All My Friends: Gina

I liked to lean in close to the fingerboard as I played, feel the strings vibrating beneath my fingers and through the wood of the body, close enough for the metallic tang of the strings to fill my nostrils. Sometimes I would crouch so that my chin rested right down on the instrument, wrapping myself around it until it felt like a part of me, until the sounds I coaxed from it felt like the sounds I would make if my soul could speak. Tonight it wanted to speak of absence and loss, my hand working the bow to draw long, deep notes: a slow, sad melody for my memories.

I remembered a time when I hadn’t been quite so invisible to them. Jo making me pick out bass lines from whatever record she was into that week, usually something dark and doomy. More recently she’d kept sending me YouTube videos of Apocalyptica or some other group of cellists looking for space in an already crowded field, re-interpreting rock songs in classical forms. This is what you used to do for me, she’d say in her e-mails. I’m not sure picking the riff from Enter Sandman was quite the same thing but she seemed to think it was. I hated all of those groups anyway. If you have Brahms and Bach and Mozart then why would you waste your time on Metallica? I’m not a snob about it – I don’t think I am anyway – but if you’ve painted in all the colours on a palette then why would you settle for using a pencil?

They had always found me serious, I knew that. I sometimes wondered why they’d persisted, all those times badgering me to leave the library or pulling me out of a rehearsal room, dragging me out to the pub or the Union bar or a club. I suspected I was a good influence, a reminder for them to study, to work, and perhaps it helped them unwind more knowing I was out with them, that I wasn’t sat alone in the quiet, methodically trying to improve. I didn’t mind. I enjoyed it despite myself. Some of those nights I was able to shake off the nagging feeling that I had to be buried in a book or consumed in my playing. Some of those nights I had fun.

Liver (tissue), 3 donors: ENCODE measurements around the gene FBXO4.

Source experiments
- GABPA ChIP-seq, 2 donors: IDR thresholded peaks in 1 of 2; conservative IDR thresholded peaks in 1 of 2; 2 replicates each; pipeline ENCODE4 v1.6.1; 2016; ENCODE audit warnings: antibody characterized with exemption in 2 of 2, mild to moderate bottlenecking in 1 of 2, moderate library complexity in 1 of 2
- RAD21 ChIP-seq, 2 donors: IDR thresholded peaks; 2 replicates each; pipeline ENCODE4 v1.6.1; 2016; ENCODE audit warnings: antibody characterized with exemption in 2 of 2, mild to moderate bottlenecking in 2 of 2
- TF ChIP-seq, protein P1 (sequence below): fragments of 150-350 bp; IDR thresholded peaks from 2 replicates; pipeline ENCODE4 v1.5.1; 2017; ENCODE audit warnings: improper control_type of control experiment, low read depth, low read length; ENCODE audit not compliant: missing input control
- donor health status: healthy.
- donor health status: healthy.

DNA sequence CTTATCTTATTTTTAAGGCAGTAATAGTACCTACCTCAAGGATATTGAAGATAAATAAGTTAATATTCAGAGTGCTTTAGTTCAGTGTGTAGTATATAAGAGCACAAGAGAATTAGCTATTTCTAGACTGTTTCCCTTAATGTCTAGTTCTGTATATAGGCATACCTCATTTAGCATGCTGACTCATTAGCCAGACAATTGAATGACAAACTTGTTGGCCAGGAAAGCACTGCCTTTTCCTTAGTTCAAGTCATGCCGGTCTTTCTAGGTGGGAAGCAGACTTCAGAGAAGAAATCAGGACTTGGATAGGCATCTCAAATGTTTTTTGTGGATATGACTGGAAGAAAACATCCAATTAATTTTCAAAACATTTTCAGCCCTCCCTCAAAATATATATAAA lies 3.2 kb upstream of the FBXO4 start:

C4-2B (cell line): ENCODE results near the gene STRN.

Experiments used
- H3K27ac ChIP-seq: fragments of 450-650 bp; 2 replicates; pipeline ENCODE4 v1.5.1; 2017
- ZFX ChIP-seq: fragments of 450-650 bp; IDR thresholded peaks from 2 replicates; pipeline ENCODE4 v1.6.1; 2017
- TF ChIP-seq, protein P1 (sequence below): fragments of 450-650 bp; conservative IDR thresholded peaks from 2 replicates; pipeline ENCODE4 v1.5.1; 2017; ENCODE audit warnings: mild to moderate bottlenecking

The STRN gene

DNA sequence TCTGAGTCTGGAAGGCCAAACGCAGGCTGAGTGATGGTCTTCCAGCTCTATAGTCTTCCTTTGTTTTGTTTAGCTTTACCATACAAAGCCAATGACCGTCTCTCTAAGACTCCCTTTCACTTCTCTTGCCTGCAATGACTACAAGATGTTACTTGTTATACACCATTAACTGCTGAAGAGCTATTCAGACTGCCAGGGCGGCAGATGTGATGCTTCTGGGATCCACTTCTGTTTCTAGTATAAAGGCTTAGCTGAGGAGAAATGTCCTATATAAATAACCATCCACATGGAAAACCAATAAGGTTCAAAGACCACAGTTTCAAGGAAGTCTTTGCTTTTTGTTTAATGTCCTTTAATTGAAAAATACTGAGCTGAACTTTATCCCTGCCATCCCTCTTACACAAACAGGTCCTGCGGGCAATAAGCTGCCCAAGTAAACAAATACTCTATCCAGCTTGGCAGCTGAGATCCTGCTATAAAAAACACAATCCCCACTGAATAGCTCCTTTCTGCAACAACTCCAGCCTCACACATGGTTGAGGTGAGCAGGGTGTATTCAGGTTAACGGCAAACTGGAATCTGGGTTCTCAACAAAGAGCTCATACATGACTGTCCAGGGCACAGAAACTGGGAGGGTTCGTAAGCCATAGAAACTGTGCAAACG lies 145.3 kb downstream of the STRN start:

I hadn’t made it to the reunion and, even though I’d driven all the way out to them, I think I knew that I wasn’t going to really go. I’d made it as far as the cottage, arriving so early that I knew no-one else would be there. I’d sat in the car on the drive for a while, window down, listening to a starling trill, watching it occasionally dart to the ground to grub around for food before it returned to its nest, tucked into the guttering. Mentally I composed a cello counterpoint to its song, even in that moment I couldn’t quite switch off. It didn’t really work. I couldn’t reconcile the keys. The cottage looked just like its picture and I imagined the others arriving, filling it up with their presence and their stories to fill in the blanks between how we’d been then and how we were now. I wasn’t sure I had a story to tell: I was just the same now as I was then, only more so, the solemnity and sadness exaggerated. Maybe that was what they’d given me back then: a break from myself, my relentless self.

There was a kind of ragged beauty in the setting. The tumble-down, down-at-heel cottage slowly succumbing to the encroaching climbing plants and flowers, its walls alive with a buzzing, thrumming throb. I couldn’t help but hear the music in the place, the drone of insects, the whistle of birds, the whisper of leaves unsettled in the wind. It was playing a tune I wasn’t sure I would hear anymore when the others arrived; maybe they had learned to sing outside of their straightforward progressions of the past, something beyond do-re-mi, but I wasn’t convinced. Part of me wondered if it’d do me good to hear something simple but it lost out to the part of me that wanted to retreat somewhere to lay my fingers across strings, pick out a range of tones to say all the things I wanted to say but couldn’t articulate in words.

I liked to lean in close to the fingerboard as I played. I’d checked in to a local B&B, asked for the room on the top floor. If I leaned in real close I could just barely scrape the surface of the strings with the bow, so the resulting sound could scarcely be heard but I could feel it reverberate through the cello, seeping out of me and back into me. I took the sounds I’d heard in the day and what I imagined as the sounds as the old group came together again and I recomposed them into something. Took them in and let them out through all the hours and days and months of effort and practice and purpose and method. And all the contrasting hours, lost to me now and lost to me then, of nothing and of dancing and laughing and talking.

I took those sounds and played an elegy for myself.

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